Our chief economist, Roger Donnelly, was in Shanghai last month to attend the Institute of International Finance’s China Economic Forum. He gives his impressions below…
A central topic of discussion was the sharp housing correction, the ‘mini-stimulus’ the authorities are implementing to combat it, and the increasing policy emphasis on urbanisation and public housing to rebalance and sustain growth.
The overall points? China probably has the ‘policy space’ and dynamism to avoid a major downturn or banking crisis. Even so, there are downside risks, and of the two just noted, downturn is a bigger worry than banking crisis.
The challenge for the authorities will be to steer through the current turbulence while maintaining the medium term course set at the Communist Party’s Third Plenum last November — which emphasises rebalancing the currently lopsided economy so as to sustain the march towards advanced economy status.
Could housing crunch the economy?
This was the main topic of debate at the Forum. The housing crunch and resultant slowdown have of course unsettled in a big way the commodity markets into which Australia is such a large supplier.
Despite that anxiety, however, most participants were confident that the recent slowdown would be brief, and that ‘mini-stimulus’ measures and firming demand for exports would pull the economy around by the second half. This would keep the economy on course for a soft landing, with growth of around 7¼ % in 2014 and 7% in 2015.
There were more bearish speakers, however, and they worried that the correction underway in the housing market is severe, and could lead to a sharper economy-wide slowdown.
They noted that residential construction starts (in terms of floor space) plunged 27% from a year earlier in the March quarter, and another 25% in April. House price increases were also coming down fast, even in Tier 1 cities (charts).
A nagging concern was that overbuilding in lower tier cities, the crackdown on shadow banking and an increasing tendency by wealthy people to buy a second or third property overseas rather than locally could prolong the drag.
It was noted that real estate investment had progressively risen to 15% of GDP last year. It followed arithmetically that if real estate investment fell by 20%, all else equal, real GDP growth would go down by 4½% points.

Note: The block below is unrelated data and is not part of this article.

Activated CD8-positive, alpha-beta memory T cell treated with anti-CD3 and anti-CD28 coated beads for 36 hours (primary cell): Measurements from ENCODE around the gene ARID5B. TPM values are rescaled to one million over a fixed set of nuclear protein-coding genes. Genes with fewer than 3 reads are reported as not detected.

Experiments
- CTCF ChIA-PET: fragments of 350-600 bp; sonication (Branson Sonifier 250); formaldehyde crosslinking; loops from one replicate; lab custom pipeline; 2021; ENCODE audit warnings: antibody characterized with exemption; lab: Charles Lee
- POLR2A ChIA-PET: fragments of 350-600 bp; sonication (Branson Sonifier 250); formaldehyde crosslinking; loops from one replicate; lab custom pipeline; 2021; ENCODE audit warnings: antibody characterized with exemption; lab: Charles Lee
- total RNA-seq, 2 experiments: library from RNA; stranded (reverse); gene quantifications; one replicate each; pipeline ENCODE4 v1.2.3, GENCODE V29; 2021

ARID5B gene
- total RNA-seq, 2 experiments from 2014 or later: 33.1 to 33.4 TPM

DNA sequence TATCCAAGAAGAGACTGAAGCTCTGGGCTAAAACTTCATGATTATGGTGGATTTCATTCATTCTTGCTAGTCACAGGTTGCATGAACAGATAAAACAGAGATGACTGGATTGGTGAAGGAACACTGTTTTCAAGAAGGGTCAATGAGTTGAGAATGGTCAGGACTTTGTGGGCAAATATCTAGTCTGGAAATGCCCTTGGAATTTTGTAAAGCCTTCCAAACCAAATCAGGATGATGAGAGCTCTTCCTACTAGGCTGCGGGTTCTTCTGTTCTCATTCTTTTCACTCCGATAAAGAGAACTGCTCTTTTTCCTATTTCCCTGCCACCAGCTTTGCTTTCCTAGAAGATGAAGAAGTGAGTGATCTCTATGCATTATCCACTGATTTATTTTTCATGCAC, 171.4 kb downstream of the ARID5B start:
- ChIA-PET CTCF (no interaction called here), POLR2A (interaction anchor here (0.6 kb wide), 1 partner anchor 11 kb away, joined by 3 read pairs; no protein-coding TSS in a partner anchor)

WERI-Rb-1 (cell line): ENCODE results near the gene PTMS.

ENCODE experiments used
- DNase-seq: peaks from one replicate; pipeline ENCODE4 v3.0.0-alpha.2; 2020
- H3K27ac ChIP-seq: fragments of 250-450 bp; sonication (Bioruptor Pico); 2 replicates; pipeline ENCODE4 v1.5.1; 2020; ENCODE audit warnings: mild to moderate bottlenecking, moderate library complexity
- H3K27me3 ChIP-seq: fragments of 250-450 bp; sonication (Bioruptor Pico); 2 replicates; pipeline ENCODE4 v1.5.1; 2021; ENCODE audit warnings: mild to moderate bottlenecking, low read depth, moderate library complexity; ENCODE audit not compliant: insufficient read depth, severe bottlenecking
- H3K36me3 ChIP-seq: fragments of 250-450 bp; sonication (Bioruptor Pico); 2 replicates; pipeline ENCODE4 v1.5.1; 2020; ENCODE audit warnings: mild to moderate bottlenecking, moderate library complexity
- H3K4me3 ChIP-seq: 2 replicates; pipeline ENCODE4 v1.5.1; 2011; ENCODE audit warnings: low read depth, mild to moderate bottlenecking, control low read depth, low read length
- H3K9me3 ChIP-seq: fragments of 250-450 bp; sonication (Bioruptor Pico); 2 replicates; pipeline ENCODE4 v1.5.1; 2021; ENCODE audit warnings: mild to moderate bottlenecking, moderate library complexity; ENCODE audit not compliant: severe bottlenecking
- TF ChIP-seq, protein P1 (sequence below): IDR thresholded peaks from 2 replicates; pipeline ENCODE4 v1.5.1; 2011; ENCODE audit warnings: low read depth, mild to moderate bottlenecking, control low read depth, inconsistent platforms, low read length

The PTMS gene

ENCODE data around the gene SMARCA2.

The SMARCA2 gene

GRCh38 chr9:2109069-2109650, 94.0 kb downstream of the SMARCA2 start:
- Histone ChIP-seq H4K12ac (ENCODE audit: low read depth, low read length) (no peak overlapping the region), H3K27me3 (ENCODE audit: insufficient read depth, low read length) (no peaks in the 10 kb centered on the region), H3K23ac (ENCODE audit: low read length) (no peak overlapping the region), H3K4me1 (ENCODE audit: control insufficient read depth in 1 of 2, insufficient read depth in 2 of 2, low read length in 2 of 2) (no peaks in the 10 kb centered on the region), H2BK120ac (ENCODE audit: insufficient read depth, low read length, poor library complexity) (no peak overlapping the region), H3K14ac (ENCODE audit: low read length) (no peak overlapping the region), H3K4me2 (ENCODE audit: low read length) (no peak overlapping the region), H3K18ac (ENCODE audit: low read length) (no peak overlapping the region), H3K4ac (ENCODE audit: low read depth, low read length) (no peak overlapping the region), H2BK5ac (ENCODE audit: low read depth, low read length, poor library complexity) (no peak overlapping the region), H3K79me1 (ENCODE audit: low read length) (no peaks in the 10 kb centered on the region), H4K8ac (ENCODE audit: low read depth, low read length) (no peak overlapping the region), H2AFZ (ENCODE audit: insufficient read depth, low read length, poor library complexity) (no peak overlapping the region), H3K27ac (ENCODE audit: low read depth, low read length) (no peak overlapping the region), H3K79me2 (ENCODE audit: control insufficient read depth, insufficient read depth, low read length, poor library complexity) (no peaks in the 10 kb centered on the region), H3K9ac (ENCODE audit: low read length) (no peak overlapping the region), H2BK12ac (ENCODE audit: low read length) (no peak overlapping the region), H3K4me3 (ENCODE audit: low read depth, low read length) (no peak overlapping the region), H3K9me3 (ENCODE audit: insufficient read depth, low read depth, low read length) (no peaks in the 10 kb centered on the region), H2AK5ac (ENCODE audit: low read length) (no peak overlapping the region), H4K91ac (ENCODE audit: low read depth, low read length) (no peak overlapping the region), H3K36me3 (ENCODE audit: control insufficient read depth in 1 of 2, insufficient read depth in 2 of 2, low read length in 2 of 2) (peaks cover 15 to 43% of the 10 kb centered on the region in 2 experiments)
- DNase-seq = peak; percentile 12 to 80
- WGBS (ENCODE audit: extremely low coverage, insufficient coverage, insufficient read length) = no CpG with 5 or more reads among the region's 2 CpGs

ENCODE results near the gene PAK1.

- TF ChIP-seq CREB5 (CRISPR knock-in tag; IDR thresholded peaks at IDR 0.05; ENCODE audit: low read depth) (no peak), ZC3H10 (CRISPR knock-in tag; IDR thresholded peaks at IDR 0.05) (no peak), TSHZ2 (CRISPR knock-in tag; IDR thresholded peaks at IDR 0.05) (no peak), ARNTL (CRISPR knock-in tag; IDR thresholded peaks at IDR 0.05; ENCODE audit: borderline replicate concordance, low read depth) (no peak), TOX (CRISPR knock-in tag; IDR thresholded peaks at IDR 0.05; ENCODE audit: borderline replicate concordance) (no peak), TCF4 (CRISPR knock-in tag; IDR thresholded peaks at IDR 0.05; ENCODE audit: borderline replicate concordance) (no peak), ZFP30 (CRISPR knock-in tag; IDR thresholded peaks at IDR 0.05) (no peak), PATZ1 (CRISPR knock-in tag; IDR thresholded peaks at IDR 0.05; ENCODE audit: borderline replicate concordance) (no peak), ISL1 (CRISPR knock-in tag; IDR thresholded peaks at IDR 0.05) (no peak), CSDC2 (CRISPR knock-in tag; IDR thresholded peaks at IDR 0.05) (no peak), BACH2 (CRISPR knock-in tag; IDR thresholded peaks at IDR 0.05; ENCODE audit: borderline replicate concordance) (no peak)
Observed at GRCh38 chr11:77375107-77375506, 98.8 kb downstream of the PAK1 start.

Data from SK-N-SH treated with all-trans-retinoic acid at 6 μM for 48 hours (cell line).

And that would be just the direct hit. The housing crunch would also knock industries like steel, cement, glass, furniture and household appliances already suffering from excess capacity. It would lift bankruptcies among developers and suppliers, which would increase bank NPLs, although conservative loan-to-value ratios would limit direct bank exposure to losses on residential mortgages.
Finally, there could be a negative wealth effect from falling property prices on household spending, because property constitutes two-thirds of household assets.
Policy response has been measured
So how has the government been reacting? In a word, cautiously.
It is increasing spending on public transport and housing, water projects and social services. In addition, the PBOC had asked banks to increase residential mortgage lending for first homes. It is also containing exchange rate pressures by discouraging carry trade inflows.
But few expected it to ease monetary or credit settings more generally. In addition, the authorities are resisting any major new public works programs; and are continuing to rein in shadow banking including through discouraging financing through interbank markets.
An announcement that 10 provinces would be authorised to issue their own bonds (up from six last year) continued government efforts to downplay the use of local government financing platforms.
In other words, the authorities are making tactical adjustments to their plans, but have not abandoned the medium term course set in the 60-point reform blueprint presented by President Xi Jinping to the Communist Party’s Third Plenum last November — for a more balanced economy marked by stronger consumption and less investment.
Could the housing downturn cause a banking crisis?
Most people thought this unlikely for four reasons.
First and foremost, household gearing into property is limited and default risk correspondingly low. The average downpayment on a flat exceeds 50% of the price and the minimum requirement is 70% for a second home in many cities. In practice, many young people are able to secure the finance necessary to buy a home by tapping their parents’ savings, a practice supported by the one-child policy.
Second, mortgage loans in China are ‘almost’ recourse loans, which enable banks to chase homeowners for the entire debt in default regardless of the loan-to-value ratio. This makes Chinese banks less vulnerable to a property correction than US and European banks in recent years.